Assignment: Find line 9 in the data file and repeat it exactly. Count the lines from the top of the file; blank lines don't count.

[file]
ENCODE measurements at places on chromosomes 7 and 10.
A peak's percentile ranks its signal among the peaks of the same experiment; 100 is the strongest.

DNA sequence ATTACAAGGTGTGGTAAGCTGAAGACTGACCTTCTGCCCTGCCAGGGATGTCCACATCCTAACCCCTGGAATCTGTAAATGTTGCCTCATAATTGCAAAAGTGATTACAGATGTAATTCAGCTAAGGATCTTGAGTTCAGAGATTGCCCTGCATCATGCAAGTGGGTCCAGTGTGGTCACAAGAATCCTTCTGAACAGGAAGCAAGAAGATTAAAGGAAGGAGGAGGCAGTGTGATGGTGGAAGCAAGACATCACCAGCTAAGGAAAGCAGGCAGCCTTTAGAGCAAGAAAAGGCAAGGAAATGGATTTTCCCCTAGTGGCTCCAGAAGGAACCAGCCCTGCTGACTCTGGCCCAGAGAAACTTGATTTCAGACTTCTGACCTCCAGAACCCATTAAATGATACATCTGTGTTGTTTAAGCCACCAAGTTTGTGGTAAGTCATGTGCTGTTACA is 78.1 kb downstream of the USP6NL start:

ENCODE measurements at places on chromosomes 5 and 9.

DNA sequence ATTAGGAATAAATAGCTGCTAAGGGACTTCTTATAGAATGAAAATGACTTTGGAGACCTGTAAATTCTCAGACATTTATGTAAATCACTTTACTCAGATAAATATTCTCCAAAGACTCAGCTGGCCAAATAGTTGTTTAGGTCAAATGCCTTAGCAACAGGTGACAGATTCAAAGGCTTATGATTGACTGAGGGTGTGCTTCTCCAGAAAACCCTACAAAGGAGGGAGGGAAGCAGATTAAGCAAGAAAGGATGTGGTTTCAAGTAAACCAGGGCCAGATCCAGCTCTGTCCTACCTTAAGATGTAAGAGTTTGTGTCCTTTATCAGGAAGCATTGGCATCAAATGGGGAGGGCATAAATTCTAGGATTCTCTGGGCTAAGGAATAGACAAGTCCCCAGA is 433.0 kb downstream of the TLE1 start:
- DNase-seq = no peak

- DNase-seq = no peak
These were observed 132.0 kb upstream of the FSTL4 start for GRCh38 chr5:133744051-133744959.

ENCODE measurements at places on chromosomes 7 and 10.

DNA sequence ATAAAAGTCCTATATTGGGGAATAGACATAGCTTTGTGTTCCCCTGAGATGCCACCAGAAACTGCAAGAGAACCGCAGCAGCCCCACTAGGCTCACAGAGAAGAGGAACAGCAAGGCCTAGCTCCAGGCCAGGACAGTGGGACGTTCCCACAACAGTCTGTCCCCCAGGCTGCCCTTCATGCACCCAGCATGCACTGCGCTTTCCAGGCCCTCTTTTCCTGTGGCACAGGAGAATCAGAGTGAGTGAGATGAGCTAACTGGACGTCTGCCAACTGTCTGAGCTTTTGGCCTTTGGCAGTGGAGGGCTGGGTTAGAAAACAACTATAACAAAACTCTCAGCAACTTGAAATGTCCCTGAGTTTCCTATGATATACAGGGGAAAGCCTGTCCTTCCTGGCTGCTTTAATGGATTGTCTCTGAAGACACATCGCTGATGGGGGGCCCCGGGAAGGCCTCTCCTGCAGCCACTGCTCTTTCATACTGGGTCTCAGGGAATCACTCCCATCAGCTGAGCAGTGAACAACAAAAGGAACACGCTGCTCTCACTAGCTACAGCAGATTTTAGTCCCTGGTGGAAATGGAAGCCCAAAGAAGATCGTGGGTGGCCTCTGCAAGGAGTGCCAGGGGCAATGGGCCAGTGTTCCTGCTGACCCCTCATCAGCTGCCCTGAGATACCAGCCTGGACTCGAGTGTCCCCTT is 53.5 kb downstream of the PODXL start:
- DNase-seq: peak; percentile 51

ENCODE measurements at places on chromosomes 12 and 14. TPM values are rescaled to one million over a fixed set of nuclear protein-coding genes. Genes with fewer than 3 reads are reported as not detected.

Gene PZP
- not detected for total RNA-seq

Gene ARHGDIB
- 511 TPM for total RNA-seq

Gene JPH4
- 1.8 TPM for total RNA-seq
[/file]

ENCODE measurements at places on chromosomes 7 and 10.